Prehypertension affected 33.7% of the population in India, with varying prevalence across districts, notes a study published in the International Journal of Public Health that analysed data from the National Family Health Survey (NFHS-5), on 743,067 adults aged 18–54 years. The sample consisted of 87.6% females and 12.4% males. 

The study was aimed at determining the prevalence and determinants of ever-measured blood pressure, prehypertension, and raised blood pressure at the national, State and district levels in India. Determinants included age, gender, education, wealth, lifestyle, obesity, and blood glucose levels.

Hypertension is a major cause of premature death worldwide, according to the World Health Organization. Noncommunicable diseases (NCD) are the leading cause of mortality worldwide and it is estimated that 64.9% of all deaths in India are attributed to non-communicable diseases. Among them, cardiovascular diseases (CVD) alone contributed to 27.4% of total mortality. Hypertension is a major preventable risk factor for cardiovascular disease (CVD). 

For the study, the population was distributed across various regions of India, with the central region having the largest representation of 23.5% (174,729 individuals) of the population; the eastern region comprising 22.8% (169,650 individuals); southern region constituting 21.5% (159,876 individuals); while the northern, western, and northeastern regions made up 12.6% (93,917 individuals), 15.6% (115,649 individuals), and 3.9% (29,246 individuals) of the population, respectively.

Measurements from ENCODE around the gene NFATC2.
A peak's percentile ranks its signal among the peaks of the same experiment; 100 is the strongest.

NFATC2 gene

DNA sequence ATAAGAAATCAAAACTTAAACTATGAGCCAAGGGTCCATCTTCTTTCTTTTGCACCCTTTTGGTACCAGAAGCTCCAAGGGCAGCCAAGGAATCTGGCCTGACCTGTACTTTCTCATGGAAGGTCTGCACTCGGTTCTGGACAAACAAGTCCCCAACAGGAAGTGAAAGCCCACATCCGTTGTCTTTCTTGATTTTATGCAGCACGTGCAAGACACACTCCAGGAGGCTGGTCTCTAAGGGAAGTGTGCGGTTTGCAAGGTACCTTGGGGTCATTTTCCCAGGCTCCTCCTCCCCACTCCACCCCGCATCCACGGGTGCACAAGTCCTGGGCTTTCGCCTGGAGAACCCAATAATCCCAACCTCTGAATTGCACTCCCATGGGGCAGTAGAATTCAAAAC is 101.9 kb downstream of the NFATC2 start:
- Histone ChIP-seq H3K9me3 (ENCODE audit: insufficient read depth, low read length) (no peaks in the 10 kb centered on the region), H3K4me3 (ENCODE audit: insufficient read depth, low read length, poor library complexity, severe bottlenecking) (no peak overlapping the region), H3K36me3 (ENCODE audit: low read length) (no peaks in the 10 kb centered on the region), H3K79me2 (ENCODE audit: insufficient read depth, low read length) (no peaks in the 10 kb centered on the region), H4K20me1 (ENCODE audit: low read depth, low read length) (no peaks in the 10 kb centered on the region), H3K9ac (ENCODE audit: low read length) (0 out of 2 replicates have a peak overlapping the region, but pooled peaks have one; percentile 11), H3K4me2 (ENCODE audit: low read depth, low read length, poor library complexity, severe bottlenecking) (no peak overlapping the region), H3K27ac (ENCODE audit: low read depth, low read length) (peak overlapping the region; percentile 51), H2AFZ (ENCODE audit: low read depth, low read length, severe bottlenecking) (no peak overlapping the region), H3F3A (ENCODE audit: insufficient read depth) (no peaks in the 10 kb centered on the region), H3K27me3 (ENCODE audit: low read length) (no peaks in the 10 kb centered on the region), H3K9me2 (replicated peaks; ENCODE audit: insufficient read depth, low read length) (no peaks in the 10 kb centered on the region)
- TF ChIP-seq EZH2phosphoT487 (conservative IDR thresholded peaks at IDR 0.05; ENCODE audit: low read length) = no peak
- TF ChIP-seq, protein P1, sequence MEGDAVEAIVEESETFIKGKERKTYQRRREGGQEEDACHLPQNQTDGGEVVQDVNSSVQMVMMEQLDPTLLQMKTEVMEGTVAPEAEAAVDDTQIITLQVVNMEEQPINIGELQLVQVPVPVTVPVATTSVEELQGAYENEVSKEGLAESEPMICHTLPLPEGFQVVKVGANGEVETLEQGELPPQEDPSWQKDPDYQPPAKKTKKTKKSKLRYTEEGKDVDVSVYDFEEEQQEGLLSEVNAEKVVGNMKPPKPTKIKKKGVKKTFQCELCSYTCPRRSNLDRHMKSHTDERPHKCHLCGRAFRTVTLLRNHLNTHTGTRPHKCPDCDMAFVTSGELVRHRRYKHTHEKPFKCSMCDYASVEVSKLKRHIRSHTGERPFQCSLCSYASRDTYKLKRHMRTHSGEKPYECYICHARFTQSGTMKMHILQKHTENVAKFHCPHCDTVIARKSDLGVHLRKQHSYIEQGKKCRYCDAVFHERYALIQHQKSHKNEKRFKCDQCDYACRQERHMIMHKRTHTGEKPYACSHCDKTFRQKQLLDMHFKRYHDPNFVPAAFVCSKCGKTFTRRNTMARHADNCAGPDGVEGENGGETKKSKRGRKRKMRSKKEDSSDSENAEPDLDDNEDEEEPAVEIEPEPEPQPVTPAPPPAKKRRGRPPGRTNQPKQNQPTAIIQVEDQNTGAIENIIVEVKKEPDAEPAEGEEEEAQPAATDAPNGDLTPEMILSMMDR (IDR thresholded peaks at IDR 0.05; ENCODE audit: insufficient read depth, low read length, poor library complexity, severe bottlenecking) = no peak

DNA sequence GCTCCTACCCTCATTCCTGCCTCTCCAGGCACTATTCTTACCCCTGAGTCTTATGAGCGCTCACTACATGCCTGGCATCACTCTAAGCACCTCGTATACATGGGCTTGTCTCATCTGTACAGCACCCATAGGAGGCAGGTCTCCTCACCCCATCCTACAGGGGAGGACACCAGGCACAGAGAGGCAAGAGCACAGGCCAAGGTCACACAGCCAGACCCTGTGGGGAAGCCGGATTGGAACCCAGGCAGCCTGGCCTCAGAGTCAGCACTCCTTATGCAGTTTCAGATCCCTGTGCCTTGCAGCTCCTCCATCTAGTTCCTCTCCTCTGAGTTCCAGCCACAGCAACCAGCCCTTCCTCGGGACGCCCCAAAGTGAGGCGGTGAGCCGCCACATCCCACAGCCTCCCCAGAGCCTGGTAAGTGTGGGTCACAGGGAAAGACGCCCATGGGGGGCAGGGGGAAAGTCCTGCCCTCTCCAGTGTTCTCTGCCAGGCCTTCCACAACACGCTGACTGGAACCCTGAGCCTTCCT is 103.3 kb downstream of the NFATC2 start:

The study indicated that prehypertension prevalence varied widely across India’s districts, with an overall rate of 33.7%, and ranging from 15.6% to 63.4%.

The southern region had a lower average prevalence at 30.2%, including Puducherry (27.7%), Telangana (28.2%), Tamil Nadu (29.7%), and Andhra Pradesh (29.8%) having relatively lower rates.

In the northern region, Himachal Pradesh (35.3%) and Chandigarh (28.6%) showed lower rates compared with Jammu and Kashmir (45.2%), Ladakh (48.8%), and Rajasthan (43.5%) in the north, and Chhattisgarh (38.8%) in the central region.

Meanwhile, the southern region performed relatively better with a lower average raised blood pressure prevalence rate of 16.8%, showcasing the lower rates in the Union Territory of Lakshadweep Islands (12.1%), and the States of Kerala (15.5%) and Tamil Nadu (17.9%). The northern region also demonstrated lower average prevalence, with an average rate of 16.6%.

This region included States like Himachal Pradesh (16.7%), Chandigarh (19.4%), and Delhi (18.6%), which displayed higher rates. Conversely, some regions and States exhibited higher prevalence rates of raised blood pressure.

The northeastern region, with an average prevalence rate of 16.3%, included Sikkim (29.1%) and Arunachal Pradesh (24.6%) with higher prevalence rates. States in the central region showed varying rates, with Madhya Pradesh having a relatively lower prevalence rate (14.3%). 

The recently published study states that the Indian findings demonstrate subnational variations in blood pressure and can guide evidence-based interventions at the State and district levels to reduce the burden of raised blood pressure and enhance overall population health.

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